Tradition fuels Norco altar

Published 12:00 am Wednesday, March 21, 2012



NORCO – Every year since 1985 Norco residents Clara and Tony Perret have opened their home to the community as part of a yearly celebration of the feast of St. Joseph. Following a tradition that dates back centuries, the celebration includes an elaborate altar full of an assortment of foods and other adornments.

“It is in my blood,” said Clara Perret. “There are several great aunts in my family who have always prepared and showcased altars in their own home. I’m carrying on a tradition that goes all the way back to Sicily.”

Perret, 65, said her grandmother and grandfather both emigrated from Sicily, settling in different parts of South Louisiana.

“My grandmother ended up in St. Bernard, but my grandfather, a Barreca, settled here in Norco and tended to farm land where Barreca Street now sits,” Perret said. “Families in Sicily regularly honored St. Joseph, who supposedly saved the region from famine, and that tradition carried with them.”

Perret said her first altar was stocked with food purchased from bakeries in the area, but it didn’t take long for family to realize that many of the adornments could be prepared in house.

“We bought the bread that first year, and my brother, Sal Barreca, came up and immediately told me that he could prepare much of it himself,” she said. “Every year after that, he was responsible for the baking. The only other time we purchased food was the year he passed away.”

Perret said her home altar has always been a family affair, as she has often enlisted the help of brothers, sons, aunts and others. She said it has grown over time, but the devotion has always been present, as many in her family begin preparations as early as January.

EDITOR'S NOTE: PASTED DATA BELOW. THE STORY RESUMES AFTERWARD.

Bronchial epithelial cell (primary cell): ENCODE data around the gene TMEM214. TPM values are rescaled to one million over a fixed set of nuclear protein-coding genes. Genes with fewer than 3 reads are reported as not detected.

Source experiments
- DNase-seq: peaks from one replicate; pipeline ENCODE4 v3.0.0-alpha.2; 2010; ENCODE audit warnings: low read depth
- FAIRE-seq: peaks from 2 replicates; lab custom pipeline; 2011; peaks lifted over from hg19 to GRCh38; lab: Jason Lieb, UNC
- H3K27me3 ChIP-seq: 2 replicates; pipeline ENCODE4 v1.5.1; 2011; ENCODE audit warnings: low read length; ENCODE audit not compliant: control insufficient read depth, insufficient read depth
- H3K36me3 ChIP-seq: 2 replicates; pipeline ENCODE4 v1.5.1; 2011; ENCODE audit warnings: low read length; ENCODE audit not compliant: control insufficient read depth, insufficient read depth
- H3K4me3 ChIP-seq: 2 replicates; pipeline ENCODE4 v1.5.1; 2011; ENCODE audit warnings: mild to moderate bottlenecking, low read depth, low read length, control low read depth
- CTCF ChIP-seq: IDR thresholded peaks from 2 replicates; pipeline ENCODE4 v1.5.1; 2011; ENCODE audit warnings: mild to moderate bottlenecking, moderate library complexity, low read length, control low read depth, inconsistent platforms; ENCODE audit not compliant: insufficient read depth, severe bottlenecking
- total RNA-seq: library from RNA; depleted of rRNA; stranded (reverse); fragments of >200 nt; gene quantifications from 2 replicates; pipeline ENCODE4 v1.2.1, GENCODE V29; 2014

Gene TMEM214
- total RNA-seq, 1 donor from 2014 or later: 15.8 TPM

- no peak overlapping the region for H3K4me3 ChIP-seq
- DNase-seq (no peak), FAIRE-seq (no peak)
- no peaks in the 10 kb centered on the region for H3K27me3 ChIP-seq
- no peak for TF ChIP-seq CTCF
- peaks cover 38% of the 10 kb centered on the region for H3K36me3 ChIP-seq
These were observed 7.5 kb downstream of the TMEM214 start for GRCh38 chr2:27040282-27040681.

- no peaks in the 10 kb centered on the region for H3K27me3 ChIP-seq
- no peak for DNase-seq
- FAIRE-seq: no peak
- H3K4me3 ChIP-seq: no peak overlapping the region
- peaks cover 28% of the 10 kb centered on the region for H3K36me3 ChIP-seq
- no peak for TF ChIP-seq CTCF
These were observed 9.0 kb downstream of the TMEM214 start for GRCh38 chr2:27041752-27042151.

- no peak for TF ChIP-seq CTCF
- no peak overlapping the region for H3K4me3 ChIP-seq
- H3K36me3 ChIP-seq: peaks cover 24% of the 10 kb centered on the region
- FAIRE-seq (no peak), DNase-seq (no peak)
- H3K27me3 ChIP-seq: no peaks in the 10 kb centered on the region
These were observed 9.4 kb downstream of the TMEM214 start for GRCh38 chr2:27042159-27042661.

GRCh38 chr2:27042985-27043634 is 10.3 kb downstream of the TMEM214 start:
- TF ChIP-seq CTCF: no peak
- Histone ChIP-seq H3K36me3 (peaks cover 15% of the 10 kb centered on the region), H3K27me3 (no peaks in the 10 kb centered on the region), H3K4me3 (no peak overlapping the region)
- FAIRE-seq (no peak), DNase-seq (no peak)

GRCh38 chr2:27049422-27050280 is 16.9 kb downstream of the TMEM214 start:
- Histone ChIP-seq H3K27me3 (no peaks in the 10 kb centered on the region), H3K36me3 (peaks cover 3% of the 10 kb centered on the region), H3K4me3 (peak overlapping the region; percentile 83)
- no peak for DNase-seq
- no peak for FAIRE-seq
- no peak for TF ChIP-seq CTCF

She and her husband estimated that more than 600 people were served throughout the weekend.

Perret said the altar often honors family members, friends and others in the community, many of whom come from far and wide to take part in the yearly celebration.

“We have actually had visitors come from as far as Vietnam,” she said. “We have done altars for family and friends who have had loved ones overseas in the military. They have served as a thanksgiving for a safe return home.”

Perret said this year’s altar, the 28th, has been bittersweet, as she has declared it to be her last full-fledged celebration.

“It has just gotten harder and harder on all of us,” said Perret’s sister Francis Barreca.

“I think we will still do something, but it will not be nearly as large,” she added.

The Perrets’ altar concluded Monday, with a block party in front of their home on Mary Street.